Category Archives: 056(1)(a)(i)

Gill v The Queen, 2012 TCC 302

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Is a Lump-sum Payment From a Retirement Plan to a Taxpayer as a Result of the Death of the Plan Holder Included in Income of the Recipient?

Gill v The Queen, 2012 TCC 302

In addition to the issue of whether a lump sum payment bequeathed to a taxpayer, resulting from the payment of his deceased sister’s individual retirement income from the USA, ought to be included in the taxpayer’s income under clause 56(1)(a)(i)(C.1), there was also a secondary issue of whether there is a difference between the MNR the basis of an assessment and the arguments in support to of the assessment.

The Court held that there is no meaningful difference between the basis of the assessment and the argument in support of the assessment when considering subsection 152(9), and that the lump sum payment was included in the income of the recipient so long as it is paid out a certain fund identified in clause 56(1)(a)(i)(C.1).


The taxpayer’s sister was a US citizen who dies on Nov 14, 2004.  She held an IRA with a US trust company.  The taxpayer received a lump sum payment from this trust company in 2005, but did not include this in his income for 2005.

The amount was agreed to not be an allowance or pension, or consideration for past services, or what is ordinarily called “pension benefit”.

The parties agreed that the IRA is a “foreign retirement arrangement” as defined in subsection 248(1) of the ITA, and s 6803 of the regulations, and that if the taxpayer were a US resident, the amount would have been subject to tax.

The MNR reassessed and included the lump sum payment as “US pension” income under clause 56(1)(a)(i)(C.1).


The Court first dealt with the procedural issue of whether the MNR could argue the reassessment on the basis of clause 56(1)(a)(i)(C.1), when it the notice of assessment the MNR reassessed on the basis of the amount being US pension income.

The court stated that section 152(9) is relevant, which reads:

The Minister may advance an alternative argument in support of an assessment at any time after the normal reassessment period unless, on an appeal under this Act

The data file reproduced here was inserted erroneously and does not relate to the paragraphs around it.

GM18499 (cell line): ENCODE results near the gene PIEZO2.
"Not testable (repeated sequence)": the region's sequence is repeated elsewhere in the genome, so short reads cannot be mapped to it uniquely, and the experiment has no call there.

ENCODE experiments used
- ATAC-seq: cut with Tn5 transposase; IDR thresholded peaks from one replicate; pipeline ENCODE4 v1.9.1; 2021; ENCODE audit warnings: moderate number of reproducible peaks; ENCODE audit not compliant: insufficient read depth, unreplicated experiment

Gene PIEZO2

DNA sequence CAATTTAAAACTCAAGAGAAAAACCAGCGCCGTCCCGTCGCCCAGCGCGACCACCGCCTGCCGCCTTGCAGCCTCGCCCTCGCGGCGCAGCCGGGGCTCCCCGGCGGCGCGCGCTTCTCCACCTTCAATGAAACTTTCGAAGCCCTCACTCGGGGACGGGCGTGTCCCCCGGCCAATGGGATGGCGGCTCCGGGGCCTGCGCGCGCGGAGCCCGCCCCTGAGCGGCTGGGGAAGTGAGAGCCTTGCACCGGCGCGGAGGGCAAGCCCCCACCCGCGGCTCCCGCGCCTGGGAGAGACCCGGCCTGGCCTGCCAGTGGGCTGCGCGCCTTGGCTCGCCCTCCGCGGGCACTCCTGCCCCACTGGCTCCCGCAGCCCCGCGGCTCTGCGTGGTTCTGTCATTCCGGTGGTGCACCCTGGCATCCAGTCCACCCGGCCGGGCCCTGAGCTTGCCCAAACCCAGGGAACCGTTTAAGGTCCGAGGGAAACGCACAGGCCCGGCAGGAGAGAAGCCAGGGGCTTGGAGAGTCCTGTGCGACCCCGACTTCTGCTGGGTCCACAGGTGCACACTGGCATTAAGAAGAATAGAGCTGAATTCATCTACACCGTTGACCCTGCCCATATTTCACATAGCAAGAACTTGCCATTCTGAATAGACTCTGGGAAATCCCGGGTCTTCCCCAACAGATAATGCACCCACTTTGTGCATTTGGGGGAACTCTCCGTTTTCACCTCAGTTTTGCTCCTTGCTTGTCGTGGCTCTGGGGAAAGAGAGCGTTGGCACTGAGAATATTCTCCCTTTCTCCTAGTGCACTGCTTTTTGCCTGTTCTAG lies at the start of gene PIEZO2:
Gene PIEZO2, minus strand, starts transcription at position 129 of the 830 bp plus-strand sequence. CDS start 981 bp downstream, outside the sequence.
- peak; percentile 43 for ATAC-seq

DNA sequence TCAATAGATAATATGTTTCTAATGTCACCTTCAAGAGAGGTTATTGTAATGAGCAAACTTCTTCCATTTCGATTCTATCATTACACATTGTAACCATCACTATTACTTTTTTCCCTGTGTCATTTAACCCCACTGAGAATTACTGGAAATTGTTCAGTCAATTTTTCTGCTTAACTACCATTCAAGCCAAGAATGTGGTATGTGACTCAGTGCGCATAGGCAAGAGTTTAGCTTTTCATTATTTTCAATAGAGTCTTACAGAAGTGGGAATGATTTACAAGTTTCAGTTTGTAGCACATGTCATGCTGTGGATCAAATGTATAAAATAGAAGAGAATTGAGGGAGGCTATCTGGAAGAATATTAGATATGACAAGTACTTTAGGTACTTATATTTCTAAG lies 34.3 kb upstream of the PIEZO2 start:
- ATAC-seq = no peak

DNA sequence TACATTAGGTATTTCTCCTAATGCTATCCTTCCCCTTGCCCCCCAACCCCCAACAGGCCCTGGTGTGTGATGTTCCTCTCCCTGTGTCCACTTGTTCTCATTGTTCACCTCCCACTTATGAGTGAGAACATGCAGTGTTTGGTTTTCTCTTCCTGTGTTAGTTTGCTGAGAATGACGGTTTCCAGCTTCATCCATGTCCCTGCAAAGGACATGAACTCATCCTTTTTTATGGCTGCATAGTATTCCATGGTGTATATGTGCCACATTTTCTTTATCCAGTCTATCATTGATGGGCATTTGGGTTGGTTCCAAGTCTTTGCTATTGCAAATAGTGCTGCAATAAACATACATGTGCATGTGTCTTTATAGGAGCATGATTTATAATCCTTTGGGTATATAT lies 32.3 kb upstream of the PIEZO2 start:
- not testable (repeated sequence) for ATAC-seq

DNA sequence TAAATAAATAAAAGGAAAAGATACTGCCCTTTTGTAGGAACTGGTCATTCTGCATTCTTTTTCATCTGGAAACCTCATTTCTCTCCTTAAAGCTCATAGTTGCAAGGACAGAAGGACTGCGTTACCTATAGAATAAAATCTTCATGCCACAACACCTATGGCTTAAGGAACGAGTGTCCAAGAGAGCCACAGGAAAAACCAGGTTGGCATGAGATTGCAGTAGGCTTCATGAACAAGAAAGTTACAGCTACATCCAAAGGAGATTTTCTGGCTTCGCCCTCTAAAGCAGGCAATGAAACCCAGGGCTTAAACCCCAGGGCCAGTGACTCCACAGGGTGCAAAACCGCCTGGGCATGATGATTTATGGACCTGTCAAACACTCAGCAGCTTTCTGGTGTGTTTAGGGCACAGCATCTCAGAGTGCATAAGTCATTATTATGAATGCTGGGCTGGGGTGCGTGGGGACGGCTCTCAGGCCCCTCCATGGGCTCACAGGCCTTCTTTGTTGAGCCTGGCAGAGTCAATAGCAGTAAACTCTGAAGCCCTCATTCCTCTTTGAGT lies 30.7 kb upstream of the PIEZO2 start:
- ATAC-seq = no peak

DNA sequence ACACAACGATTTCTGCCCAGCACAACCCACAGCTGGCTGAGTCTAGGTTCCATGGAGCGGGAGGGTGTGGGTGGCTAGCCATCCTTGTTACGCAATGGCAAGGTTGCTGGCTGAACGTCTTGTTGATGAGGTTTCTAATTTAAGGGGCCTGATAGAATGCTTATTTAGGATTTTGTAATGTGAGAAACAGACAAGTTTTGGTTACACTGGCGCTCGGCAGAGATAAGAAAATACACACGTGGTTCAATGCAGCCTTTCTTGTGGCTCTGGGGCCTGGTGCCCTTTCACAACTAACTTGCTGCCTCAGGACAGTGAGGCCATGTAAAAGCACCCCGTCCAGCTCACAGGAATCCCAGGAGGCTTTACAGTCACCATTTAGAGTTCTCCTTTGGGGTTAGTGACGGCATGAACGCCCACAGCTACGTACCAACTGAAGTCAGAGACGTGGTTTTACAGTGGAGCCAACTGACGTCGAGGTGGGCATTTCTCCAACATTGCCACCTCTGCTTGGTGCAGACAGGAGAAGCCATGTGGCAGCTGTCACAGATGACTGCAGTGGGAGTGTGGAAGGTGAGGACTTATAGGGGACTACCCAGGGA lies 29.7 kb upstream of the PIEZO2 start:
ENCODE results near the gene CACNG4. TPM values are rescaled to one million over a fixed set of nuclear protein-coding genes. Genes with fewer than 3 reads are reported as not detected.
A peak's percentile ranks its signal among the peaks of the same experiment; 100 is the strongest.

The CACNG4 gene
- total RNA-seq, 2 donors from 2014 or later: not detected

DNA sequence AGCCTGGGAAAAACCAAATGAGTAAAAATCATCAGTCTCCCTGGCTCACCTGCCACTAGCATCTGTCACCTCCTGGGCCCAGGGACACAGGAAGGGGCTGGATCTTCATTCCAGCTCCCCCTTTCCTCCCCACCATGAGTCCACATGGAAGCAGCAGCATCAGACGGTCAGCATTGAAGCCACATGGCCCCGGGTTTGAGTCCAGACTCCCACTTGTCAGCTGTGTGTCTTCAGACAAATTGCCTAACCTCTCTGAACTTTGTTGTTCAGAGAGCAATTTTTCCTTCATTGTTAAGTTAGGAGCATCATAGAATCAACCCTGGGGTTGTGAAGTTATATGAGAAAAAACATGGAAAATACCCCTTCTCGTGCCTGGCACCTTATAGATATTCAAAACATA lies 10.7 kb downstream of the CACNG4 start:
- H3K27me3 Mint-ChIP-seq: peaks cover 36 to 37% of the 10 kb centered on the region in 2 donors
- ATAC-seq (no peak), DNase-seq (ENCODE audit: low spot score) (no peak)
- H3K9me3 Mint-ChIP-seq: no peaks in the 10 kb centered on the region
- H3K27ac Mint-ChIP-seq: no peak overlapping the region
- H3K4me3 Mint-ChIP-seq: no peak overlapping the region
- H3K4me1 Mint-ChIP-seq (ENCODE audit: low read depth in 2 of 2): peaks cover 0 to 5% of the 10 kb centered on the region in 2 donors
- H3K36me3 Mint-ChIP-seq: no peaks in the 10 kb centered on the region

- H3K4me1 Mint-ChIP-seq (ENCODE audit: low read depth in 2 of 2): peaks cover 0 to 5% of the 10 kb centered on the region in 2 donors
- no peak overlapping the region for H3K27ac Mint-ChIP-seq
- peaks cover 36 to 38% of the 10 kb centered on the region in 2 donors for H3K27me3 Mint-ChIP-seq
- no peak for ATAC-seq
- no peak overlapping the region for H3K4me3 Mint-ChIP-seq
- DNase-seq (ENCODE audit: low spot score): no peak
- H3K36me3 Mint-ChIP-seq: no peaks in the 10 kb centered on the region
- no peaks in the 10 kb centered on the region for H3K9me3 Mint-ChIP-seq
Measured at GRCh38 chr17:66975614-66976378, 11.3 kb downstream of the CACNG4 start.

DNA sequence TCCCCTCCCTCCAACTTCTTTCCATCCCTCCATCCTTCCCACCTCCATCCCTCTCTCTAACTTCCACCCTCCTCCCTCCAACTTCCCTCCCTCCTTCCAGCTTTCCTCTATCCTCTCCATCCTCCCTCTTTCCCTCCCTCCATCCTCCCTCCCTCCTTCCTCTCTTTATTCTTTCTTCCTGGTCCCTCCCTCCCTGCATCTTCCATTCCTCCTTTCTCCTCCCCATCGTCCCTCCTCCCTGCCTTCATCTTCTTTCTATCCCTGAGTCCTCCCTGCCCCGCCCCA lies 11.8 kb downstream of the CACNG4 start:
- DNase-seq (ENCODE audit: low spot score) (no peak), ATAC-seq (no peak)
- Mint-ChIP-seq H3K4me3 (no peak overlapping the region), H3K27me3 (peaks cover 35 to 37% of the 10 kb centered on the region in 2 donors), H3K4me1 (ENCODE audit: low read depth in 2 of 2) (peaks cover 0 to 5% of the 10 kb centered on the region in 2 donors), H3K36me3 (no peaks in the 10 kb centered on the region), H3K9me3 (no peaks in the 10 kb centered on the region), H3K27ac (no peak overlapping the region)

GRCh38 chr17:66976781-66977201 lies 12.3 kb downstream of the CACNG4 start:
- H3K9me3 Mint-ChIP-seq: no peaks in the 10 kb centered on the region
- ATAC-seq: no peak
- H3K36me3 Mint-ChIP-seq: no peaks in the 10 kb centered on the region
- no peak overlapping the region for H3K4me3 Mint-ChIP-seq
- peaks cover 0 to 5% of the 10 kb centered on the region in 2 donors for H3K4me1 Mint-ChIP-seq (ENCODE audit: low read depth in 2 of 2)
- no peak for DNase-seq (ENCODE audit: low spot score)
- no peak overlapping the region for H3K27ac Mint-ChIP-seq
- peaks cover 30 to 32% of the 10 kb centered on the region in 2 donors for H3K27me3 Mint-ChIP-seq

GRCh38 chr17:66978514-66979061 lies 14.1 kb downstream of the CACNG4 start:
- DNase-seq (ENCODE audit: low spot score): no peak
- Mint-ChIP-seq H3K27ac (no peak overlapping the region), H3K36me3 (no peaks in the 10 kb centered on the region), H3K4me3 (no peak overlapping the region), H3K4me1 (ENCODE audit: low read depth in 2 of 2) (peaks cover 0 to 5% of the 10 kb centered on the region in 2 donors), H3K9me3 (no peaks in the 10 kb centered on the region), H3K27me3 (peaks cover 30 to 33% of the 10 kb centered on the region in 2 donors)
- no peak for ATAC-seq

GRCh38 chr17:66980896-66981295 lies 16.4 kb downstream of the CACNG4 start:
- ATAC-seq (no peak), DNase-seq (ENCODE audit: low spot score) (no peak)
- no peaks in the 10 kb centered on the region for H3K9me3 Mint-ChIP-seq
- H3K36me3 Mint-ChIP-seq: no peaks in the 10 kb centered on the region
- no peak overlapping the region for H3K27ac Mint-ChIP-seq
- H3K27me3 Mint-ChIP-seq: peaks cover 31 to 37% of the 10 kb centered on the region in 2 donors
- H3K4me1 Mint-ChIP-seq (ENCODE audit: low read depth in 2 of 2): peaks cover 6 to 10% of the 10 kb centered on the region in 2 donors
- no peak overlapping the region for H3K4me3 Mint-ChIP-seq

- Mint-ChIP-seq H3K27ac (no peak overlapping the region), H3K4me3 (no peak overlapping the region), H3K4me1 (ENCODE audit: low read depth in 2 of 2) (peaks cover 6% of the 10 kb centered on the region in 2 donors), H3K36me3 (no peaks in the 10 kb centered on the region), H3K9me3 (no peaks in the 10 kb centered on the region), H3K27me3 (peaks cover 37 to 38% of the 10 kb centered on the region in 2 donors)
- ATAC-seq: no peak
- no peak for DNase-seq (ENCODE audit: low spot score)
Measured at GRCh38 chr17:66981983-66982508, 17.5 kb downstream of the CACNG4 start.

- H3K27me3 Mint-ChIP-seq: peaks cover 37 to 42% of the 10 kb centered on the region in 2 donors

(a)               there is relevant evidence that the taxpayer is no longer able to adduce without the leave of the court; and

(b)               it is not appropriate in the circumstances for the court to order that the evidence be adduced.

The taxpayer raised an argument differentiating between the basis of an assessment and an argument supporting an assessment, by stating that the basis of an assessment is the determination of the nature of the amount in question.  He relied on the decision in Canada v. Loewen, 2004 FCA 146,where it was said:

The basis of any assessment is a matter of historical fact, and does not change. The basis of a reassessment normally includes the facts relating to the increased taxable income, as the Minister perceived those facts when the reassessment was made. It also includes the manner in which the Minister applied the facts to the relevant law when making the reassessment, and any conclusions of law that guided the application of the facts to the law. . . .

But, the Court noted that in The Queen v. Anchor Pointe Energy Ltd, 2003 FCA 294, the FCA rejected any meaningful difference between the basis of an assessment and an argument in support of the assessment for purposes of subsection 152(9) – see also Gould v. The Queen, 2005 TCC 556. The FCA in Walsh et al v. The Queen, 2007 FCA 222,  identified the ground under which the Crown could use subsection 152(9) to advance an alternative argument as being:

1) the Minister cannot include transactions which did not form the basis of the taxpayer’s reassessment;


2) the right of the Minister to present an alternative argument in support of an assessment is subject to paragraphs 152(9)(a) and (b), which speak to the prejudice to the taxpayer; and


3) the Minister cannot use subsection 152(9) to reassess outside the time limitations in subsection 152(4) of the Act, or to collect tax exceeding the amount in the assessment under appeal

The Court then dealt with the proper interpretation of clause 56(1)9a)(i)(C.1), which reads:

56. (1) Without restricting the generality of section 3, there shall be included in computing the income of a taxpayer for a taxation year,

(a) any amount received by the taxpayer in the year as, on account or in lieu of payment of, or in satisfaction of,

(i) a superannuation or pension benefit including, without limiting the generality of the foregoing,

. . .

(C.1) the amount of any payment out of or under a foreign retirement arrangement established under the laws of a country, except to the extent that the amount would not, if the taxpayer were resident in the country, be subject to income taxation in the country,

. . .  [Emphasis added.]

The taxpayer argued that the words “without limiting the generality of the foregoing” is intended to limit the list that follows to those items that would constitute superannuation or pension benefits as the terms are generally understood, and relied on the decision in Re Law Society of Upper Canada and Attorney General of Ontario (1995), 21 O.R. (3d) 666, where it was stated that:

… it would appear that the use of the words “without limiting the generality of the foregoing” are [sic] intended to mean that the reference to the particular subjects is not intended to modify the meaning of the wider general language. . .

The taxpayer then relied on the decision in Abrahamson v. M.N.R., 91 DTC 213, where it was said that lump sum payments from IRAs are not superannuation or pension income.  The court, however, noted that Abrahamson was decided before the enactment of the clause under consideration.